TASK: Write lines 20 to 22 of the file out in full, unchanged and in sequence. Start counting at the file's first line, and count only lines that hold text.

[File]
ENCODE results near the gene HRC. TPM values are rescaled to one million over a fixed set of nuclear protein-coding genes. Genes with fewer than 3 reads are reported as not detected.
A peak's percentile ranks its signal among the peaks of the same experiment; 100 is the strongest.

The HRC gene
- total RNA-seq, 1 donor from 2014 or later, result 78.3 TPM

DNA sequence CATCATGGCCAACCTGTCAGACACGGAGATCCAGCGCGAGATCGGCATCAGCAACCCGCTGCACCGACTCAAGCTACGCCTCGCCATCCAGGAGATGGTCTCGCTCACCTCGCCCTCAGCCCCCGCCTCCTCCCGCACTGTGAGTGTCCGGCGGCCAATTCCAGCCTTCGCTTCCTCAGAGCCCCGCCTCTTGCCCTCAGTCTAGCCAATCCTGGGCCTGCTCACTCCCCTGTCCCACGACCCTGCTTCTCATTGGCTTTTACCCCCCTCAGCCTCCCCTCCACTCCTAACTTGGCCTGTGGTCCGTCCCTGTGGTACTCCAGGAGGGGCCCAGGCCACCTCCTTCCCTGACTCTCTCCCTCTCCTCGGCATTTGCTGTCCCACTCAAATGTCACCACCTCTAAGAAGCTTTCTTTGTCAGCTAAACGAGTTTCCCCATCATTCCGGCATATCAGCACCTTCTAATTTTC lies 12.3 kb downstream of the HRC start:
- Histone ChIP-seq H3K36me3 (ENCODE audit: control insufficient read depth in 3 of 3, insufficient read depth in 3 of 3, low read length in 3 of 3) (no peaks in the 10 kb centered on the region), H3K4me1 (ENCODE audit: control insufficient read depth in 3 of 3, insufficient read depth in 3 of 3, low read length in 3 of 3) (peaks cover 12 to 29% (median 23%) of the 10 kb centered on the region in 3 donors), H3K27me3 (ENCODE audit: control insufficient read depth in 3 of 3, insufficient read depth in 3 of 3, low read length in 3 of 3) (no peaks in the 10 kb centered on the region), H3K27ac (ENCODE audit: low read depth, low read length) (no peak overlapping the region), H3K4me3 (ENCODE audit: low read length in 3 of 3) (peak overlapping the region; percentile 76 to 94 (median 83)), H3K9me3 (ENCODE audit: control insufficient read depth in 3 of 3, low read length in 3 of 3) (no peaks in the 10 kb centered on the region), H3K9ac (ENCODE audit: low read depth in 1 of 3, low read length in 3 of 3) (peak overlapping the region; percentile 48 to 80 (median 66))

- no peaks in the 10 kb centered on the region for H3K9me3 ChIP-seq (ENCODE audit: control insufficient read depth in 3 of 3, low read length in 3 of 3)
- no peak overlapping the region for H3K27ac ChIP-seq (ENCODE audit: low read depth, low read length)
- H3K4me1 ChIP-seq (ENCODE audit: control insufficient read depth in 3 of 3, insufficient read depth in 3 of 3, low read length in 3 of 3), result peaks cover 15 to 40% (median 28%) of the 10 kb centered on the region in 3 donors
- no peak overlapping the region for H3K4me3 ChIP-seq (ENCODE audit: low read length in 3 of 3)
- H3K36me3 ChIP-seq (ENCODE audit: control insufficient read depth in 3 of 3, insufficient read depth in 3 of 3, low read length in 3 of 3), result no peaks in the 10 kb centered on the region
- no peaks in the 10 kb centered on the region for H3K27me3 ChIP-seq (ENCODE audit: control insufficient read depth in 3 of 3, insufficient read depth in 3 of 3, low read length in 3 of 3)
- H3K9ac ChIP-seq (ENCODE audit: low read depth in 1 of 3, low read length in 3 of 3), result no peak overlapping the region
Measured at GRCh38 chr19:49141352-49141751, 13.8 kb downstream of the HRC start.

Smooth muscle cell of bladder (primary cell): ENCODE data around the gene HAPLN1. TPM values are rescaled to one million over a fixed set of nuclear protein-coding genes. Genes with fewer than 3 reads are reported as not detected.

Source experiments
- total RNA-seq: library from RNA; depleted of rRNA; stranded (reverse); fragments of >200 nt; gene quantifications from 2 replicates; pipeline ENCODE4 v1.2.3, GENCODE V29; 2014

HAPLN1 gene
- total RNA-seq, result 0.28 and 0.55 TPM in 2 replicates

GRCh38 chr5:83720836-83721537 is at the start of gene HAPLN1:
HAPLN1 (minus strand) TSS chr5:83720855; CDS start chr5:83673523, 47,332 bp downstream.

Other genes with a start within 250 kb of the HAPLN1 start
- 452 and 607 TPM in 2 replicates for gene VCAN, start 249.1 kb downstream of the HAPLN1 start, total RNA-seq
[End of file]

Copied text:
GRCh38 chr5:83720836-83721537 is at the start of gene HAPLN1:
HAPLN1 (minus strand) TSS chr5:83720855; CDS start chr5:83673523, 47,332 bp downstream.

Other genes with a start within 250 kb of the HAPLN1 start